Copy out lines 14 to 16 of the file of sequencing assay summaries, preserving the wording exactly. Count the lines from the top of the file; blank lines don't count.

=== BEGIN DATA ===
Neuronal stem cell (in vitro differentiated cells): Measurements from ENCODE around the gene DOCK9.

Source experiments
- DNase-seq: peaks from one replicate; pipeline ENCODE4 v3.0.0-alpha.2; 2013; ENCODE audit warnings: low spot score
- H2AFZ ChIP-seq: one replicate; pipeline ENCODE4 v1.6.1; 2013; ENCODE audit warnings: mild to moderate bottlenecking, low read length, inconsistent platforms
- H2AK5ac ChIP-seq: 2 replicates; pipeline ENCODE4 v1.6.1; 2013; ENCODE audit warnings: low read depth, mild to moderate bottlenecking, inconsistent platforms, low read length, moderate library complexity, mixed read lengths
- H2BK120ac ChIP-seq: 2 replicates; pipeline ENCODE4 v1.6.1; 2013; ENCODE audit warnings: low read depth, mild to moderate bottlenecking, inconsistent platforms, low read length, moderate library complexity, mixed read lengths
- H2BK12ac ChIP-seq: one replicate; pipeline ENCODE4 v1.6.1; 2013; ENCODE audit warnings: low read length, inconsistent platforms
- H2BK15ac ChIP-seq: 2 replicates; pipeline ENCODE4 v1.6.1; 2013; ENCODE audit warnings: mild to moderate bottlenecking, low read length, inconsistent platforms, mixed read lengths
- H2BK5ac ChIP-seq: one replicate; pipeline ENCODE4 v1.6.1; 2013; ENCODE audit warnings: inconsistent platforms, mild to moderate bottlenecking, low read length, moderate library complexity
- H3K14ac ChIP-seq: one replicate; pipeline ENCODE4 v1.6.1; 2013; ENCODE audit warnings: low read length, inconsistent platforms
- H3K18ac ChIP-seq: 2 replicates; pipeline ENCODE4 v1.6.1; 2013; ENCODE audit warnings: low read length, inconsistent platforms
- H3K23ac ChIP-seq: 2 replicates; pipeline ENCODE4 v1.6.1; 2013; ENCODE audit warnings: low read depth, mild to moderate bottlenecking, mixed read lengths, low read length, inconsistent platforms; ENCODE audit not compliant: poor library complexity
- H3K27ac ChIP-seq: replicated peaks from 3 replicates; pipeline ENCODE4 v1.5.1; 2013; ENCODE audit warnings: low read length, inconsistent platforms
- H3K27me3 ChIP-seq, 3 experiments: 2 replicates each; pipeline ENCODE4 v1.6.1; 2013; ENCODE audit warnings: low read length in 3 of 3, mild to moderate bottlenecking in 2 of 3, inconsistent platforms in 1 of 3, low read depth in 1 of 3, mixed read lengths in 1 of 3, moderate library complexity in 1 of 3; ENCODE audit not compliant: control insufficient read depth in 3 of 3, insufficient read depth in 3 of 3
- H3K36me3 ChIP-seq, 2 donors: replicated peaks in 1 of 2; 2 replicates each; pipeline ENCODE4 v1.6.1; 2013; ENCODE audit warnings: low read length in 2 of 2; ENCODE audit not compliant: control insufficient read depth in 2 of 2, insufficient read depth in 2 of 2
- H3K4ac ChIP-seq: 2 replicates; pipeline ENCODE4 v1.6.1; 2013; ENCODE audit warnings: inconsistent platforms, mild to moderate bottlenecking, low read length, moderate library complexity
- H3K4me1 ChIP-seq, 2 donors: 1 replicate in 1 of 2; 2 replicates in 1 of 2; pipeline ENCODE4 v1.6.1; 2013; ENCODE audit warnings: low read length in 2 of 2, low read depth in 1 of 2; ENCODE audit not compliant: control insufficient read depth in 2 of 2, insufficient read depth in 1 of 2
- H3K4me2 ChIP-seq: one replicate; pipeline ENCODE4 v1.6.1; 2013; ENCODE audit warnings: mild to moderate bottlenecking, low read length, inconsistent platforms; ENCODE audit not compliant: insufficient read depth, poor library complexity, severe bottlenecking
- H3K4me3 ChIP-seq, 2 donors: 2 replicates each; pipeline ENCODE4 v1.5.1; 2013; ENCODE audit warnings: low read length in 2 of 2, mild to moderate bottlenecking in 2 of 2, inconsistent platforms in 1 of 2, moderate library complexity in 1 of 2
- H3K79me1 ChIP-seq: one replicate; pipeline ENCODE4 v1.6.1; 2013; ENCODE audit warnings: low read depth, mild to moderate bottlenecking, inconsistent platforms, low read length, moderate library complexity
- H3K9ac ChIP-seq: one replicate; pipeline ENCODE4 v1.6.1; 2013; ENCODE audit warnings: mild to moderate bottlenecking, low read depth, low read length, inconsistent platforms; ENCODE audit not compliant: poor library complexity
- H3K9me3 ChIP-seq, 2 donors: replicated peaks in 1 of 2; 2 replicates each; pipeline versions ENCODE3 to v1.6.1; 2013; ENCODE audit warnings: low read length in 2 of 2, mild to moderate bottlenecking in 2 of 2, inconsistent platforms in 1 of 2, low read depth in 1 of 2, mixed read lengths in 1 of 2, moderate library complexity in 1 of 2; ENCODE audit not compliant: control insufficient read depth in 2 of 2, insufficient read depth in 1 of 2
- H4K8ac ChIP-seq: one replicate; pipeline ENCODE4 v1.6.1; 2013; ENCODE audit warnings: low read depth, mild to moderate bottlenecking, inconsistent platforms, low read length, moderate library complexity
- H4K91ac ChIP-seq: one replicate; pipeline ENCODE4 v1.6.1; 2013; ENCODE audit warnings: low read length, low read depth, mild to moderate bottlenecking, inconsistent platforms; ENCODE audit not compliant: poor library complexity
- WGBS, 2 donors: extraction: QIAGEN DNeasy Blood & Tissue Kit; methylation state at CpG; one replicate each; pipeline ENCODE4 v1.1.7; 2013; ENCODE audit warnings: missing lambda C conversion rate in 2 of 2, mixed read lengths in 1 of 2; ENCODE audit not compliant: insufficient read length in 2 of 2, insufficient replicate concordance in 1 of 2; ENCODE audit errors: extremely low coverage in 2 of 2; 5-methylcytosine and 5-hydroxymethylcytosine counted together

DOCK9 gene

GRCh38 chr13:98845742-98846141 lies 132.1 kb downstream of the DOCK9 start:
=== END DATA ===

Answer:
- H3K27me3 ChIP-seq, 3 experiments: 2 replicates each; pipeline ENCODE4 v1.6.1; 2013; ENCODE audit warnings: low read length in 3 of 3, mild to moderate bottlenecking in 2 of 3, inconsistent platforms in 1 of 3, low read depth in 1 of 3, mixed read lengths in 1 of 3, moderate library complexity in 1 of 3; ENCODE audit not compliant: control insufficient read depth in 3 of 3, insufficient read depth in 3 of 3
- H3K36me3 ChIP-seq, 2 donors: replicated peaks in 1 of 2; 2 replicates each; pipeline ENCODE4 v1.6.1; 2013; ENCODE audit warnings: low read length in 2 of 2; ENCODE audit not compliant: control insufficient read depth in 2 of 2, insufficient read depth in 2 of 2
- H3K4ac ChIP-seq: 2 replicates; pipeline ENCODE4 v1.6.1; 2013; ENCODE audit warnings: inconsistent platforms, mild to moderate bottlenecking, low read length, moderate library complexity